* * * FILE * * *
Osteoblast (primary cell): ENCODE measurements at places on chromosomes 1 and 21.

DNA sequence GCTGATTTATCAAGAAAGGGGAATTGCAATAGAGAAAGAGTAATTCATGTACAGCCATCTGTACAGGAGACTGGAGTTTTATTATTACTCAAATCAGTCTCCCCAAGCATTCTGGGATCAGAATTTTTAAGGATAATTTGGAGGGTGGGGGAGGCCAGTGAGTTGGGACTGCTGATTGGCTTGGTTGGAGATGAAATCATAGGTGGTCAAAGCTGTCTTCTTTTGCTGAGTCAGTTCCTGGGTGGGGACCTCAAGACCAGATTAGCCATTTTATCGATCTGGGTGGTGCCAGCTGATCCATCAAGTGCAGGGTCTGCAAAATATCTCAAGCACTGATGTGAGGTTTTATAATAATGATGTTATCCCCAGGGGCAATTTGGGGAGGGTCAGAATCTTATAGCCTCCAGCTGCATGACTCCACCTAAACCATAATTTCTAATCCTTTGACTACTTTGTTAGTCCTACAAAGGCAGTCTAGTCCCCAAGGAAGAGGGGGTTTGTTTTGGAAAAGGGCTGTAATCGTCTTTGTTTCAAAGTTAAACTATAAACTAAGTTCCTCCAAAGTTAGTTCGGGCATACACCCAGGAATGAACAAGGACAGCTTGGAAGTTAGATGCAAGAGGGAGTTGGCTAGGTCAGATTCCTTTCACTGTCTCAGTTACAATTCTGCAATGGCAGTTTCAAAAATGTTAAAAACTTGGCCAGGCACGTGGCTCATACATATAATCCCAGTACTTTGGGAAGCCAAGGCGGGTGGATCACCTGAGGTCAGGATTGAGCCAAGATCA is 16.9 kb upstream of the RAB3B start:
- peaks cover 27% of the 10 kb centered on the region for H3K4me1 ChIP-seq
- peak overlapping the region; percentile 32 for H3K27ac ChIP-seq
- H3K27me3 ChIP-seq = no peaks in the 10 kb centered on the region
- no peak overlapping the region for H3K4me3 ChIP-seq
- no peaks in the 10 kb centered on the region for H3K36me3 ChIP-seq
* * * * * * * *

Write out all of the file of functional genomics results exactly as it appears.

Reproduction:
Osteoblast (primary cell): ENCODE measurements at places on chromosomes 1 and 21.

DNA sequence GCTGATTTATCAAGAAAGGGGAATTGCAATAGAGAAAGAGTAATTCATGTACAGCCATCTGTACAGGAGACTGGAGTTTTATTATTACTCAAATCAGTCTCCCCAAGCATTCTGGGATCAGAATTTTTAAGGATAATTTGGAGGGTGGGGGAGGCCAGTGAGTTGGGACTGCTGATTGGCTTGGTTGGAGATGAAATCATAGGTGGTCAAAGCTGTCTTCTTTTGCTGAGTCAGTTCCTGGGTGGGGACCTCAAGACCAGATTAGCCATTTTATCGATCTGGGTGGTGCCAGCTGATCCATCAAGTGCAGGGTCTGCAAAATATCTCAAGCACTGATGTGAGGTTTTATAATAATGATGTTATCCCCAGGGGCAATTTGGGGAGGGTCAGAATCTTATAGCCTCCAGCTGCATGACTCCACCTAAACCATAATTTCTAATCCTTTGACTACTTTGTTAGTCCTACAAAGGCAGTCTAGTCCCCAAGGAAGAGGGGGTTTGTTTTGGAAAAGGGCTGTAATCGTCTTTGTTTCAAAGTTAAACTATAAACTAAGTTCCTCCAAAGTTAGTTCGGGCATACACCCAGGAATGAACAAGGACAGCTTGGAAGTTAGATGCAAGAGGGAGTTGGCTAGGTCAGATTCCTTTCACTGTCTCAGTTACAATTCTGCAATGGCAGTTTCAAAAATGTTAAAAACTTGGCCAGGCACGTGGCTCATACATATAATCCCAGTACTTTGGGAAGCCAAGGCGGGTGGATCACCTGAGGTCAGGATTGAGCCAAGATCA is 16.9 kb upstream of the RAB3B start:
- peaks cover 27% of the 10 kb centered on the region for H3K4me1 ChIP-seq
- peak overlapping the region; percentile 32 for H3K27ac ChIP-seq
- H3K27me3 ChIP-seq = no peaks in the 10 kb centered on the region
- no peak overlapping the region for H3K4me3 ChIP-seq
- no peaks in the 10 kb centered on the region for H3K36me3 ChIP-seq